2007 NSTI Nanotechnology Conference and Trade Show - Nanotech 2007 - 10th Annual

Influence of Stress and Temperature on the Microstructure Stability of Nanocrystalline Materials

R.K. Rajgarhia, S-W. Koh, D. Spearot, A. Saxena, P. Selvam and R. Tummala
University of Arkansas, Fayetteville, US

nanocrystalline, dopants, stress, temperature, stability

Nanocrystalline materials have improved mechanical and electrical properties in comparison to their microcrystalline counterparts due to their reduced crystallite or grain size. Loss of these unique properties due to grain growth under the affect of high temperature and stress are a limitation to their use in potential applications. This issue of grain boundary stability has been under discussion for several years. Recently it has been proposed to use dopants (alloying elements) to reduce the system energy leading to improved microstructural stability and resistance to deformation. Also, inclusion of dopants has shown to alter properties of nanocrystalline materials. Recent molecular dynamic studies have reported that deformation mechanisms in nanocrsytalline materials are dominated by grain boundary sliding, grain rotation and grain coalescence rather than traditional dislocation nucleation and movement although this observation depends strongly on grain size. In this review article, work done in the domain of stability of crystalline materials using dopants and their application in nanocrystalline materials and the role of molecular dynamic simulations is discussed. Also, recent reported deformation mechanisms of pure and doped nanocrystalline materials mainly copper, aluminum & nickel under monotonic and cyclic loading using molecular dynamics simulations will be discussed.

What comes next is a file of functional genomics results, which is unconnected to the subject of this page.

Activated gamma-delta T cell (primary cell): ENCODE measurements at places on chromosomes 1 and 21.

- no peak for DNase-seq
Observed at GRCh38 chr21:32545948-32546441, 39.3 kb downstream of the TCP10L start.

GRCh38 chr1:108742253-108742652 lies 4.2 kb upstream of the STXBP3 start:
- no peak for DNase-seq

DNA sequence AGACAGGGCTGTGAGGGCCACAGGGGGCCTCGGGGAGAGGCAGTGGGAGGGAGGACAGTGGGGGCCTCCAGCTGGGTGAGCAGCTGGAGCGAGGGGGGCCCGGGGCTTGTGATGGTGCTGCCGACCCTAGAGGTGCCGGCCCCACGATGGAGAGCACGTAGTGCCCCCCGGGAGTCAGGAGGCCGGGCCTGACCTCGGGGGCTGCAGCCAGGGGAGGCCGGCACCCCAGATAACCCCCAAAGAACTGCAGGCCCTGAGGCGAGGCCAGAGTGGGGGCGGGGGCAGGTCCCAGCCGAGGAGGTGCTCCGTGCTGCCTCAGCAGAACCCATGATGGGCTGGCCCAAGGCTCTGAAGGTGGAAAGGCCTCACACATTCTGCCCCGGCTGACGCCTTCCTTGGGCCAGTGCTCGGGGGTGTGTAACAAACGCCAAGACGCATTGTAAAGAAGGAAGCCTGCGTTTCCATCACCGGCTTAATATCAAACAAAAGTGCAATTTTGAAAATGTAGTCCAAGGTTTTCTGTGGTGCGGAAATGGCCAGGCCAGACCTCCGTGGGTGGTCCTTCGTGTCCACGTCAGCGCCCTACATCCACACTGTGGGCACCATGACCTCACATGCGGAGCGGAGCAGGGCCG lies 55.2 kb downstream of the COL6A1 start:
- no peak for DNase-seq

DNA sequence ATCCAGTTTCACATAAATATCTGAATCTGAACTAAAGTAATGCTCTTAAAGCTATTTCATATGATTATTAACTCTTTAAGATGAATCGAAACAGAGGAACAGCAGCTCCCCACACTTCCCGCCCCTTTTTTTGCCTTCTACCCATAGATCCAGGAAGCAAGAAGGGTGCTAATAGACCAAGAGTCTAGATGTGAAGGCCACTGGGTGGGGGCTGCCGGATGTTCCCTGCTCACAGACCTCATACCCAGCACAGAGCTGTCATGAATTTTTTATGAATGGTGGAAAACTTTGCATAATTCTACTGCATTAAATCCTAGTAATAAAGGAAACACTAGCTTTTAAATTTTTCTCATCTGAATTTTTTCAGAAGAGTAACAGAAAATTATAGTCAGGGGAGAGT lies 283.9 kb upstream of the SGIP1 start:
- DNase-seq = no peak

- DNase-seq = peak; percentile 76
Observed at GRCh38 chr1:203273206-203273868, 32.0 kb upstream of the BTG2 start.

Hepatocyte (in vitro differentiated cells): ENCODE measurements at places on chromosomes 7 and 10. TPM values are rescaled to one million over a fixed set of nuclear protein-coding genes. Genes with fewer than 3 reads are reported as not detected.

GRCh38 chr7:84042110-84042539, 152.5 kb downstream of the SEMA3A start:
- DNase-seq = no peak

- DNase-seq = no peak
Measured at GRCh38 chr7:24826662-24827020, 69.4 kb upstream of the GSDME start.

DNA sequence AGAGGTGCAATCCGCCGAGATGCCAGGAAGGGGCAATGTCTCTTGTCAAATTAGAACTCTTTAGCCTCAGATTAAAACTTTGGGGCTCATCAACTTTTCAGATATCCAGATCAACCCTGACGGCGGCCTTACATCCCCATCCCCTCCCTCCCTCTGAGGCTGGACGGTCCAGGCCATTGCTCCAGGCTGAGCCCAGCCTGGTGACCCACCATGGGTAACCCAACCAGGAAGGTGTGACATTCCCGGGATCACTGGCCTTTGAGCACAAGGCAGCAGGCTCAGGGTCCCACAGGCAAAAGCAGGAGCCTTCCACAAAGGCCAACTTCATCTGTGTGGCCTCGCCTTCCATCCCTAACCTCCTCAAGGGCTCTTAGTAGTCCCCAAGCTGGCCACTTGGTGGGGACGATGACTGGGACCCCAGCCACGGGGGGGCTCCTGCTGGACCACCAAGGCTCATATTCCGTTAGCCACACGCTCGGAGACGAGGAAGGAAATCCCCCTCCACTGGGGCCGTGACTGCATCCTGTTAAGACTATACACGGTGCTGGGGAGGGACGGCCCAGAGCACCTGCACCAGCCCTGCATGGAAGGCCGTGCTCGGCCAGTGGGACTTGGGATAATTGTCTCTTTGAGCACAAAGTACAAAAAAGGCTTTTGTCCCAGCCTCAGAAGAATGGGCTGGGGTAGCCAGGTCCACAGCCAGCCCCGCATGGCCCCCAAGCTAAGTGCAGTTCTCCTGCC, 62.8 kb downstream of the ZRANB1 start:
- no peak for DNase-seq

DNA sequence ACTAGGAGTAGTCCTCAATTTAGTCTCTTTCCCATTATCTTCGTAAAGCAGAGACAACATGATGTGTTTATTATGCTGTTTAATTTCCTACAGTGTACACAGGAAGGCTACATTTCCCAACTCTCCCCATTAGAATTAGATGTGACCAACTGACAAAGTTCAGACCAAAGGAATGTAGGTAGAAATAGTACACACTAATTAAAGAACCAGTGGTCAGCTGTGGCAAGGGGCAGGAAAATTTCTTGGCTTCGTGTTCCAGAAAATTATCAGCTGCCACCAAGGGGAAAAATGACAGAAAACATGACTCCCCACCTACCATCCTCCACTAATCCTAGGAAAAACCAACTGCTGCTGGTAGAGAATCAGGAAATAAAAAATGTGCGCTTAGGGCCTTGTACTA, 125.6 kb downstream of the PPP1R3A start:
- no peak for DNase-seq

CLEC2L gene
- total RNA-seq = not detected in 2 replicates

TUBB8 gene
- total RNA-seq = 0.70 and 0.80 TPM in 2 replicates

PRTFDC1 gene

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Nanotech 2007 Conference Program Abstract


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